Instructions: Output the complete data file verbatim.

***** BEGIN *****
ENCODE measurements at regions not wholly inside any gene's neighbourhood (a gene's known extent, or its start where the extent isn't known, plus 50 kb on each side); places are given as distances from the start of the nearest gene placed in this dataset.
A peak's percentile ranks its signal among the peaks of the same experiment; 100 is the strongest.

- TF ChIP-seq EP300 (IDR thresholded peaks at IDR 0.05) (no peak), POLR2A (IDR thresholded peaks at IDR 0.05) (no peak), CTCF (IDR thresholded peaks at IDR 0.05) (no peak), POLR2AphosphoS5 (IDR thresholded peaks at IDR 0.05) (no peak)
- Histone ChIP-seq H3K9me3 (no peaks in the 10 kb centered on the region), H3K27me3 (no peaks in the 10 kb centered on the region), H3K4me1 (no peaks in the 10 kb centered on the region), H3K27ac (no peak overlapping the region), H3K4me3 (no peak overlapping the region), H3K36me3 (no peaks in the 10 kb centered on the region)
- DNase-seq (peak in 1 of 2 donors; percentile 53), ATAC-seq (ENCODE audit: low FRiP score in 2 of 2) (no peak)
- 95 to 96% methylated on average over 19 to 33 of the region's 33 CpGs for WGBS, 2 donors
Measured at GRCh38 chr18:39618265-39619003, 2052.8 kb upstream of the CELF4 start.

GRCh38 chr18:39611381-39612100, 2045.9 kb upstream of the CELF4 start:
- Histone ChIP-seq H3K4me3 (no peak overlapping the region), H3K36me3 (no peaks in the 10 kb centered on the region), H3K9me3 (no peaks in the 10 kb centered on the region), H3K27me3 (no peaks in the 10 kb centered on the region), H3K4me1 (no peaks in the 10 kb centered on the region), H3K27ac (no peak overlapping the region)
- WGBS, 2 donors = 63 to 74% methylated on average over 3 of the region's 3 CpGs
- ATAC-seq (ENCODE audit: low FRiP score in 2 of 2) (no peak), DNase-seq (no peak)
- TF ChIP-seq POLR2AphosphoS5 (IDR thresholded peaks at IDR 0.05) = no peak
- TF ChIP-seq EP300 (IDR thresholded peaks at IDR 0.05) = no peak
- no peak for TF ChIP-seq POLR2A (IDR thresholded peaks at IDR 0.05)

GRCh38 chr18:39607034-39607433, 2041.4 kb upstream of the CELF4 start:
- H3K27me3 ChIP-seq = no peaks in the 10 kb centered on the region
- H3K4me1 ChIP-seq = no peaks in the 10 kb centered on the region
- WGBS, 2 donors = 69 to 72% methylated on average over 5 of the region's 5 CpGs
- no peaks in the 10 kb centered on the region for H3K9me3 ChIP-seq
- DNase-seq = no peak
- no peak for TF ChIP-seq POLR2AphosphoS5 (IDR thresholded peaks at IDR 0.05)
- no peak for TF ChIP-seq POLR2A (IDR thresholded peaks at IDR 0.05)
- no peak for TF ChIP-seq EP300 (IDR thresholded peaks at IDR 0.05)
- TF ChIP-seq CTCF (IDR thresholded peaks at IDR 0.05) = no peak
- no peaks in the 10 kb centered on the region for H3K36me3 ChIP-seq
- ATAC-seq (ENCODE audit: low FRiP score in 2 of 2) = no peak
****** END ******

ENCODE measurements at regions not wholly inside any gene's neighbourhood (a gene's known extent, or its start where the extent isn't known, plus 50 kb on each side); places are given as distances from the start of the nearest gene placed in this dataset.
A peak's percentile ranks its signal among the peaks of the same experiment; 100 is the strongest.

- TF ChIP-seq EP300 (IDR thresholded peaks at IDR 0.05) (no peak), POLR2A (IDR thresholded peaks at IDR 0.05) (no peak), CTCF (IDR thresholded peaks at IDR 0.05) (no peak), POLR2AphosphoS5 (IDR thresholded peaks at IDR 0.05) (no peak)
- Histone ChIP-seq H3K9me3 (no peaks in the 10 kb centered on the region), H3K27me3 (no peaks in the 10 kb centered on the region), H3K4me1 (no peaks in the 10 kb centered on the region), H3K27ac (no peak overlapping the region), H3K4me3 (no peak overlapping the region), H3K36me3 (no peaks in the 10 kb centered on the region)
- DNase-seq (peak in 1 of 2 donors; percentile 53), ATAC-seq (ENCODE audit: low FRiP score in 2 of 2) (no peak)
- 95 to 96% methylated on average over 19 to 33 of the region's 33 CpGs for WGBS, 2 donors
Measured at GRCh38 chr18:39618265-39619003, 2052.8 kb upstream of the CELF4 start.

GRCh38 chr18:39611381-39612100, 2045.9 kb upstream of the CELF4 start:
- Histone ChIP-seq H3K4me3 (no peak overlapping the region), H3K36me3 (no peaks in the 10 kb centered on the region), H3K9me3 (no peaks in the 10 kb centered on the region), H3K27me3 (no peaks in the 10 kb centered on the region), H3K4me1 (no peaks in the 10 kb centered on the region), H3K27ac (no peak overlapping the region)
- WGBS, 2 donors = 63 to 74% methylated on average over 3 of the region's 3 CpGs
- ATAC-seq (ENCODE audit: low FRiP score in 2 of 2) (no peak), DNase-seq (no peak)
- TF ChIP-seq POLR2AphosphoS5 (IDR thresholded peaks at IDR 0.05) = no peak
- TF ChIP-seq EP300 (IDR thresholded peaks at IDR 0.05) = no peak
- no peak for TF ChIP-seq POLR2A (IDR thresholded peaks at IDR 0.05)

GRCh38 chr18:39607034-39607433, 2041.4 kb upstream of the CELF4 start:
- H3K27me3 ChIP-seq = no peaks in the 10 kb centered on the region
- H3K4me1 ChIP-seq = no peaks in the 10 kb centered on the region
- WGBS, 2 donors = 69 to 72% methylated on average over 5 of the region's 5 CpGs
- no peaks in the 10 kb centered on the region for H3K9me3 ChIP-seq
- DNase-seq = no peak
- no peak for TF ChIP-seq POLR2AphosphoS5 (IDR thresholded peaks at IDR 0.05)
- no peak for TF ChIP-seq POLR2A (IDR thresholded peaks at IDR 0.05)
- no peak for TF ChIP-seq EP300 (IDR thresholded peaks at IDR 0.05)
- TF ChIP-seq CTCF (IDR thresholded peaks at IDR 0.05) = no peak
- no peaks in the 10 kb centered on the region for H3K36me3 ChIP-seq
- ATAC-seq (ENCODE audit: low FRiP score in 2 of 2) = no peak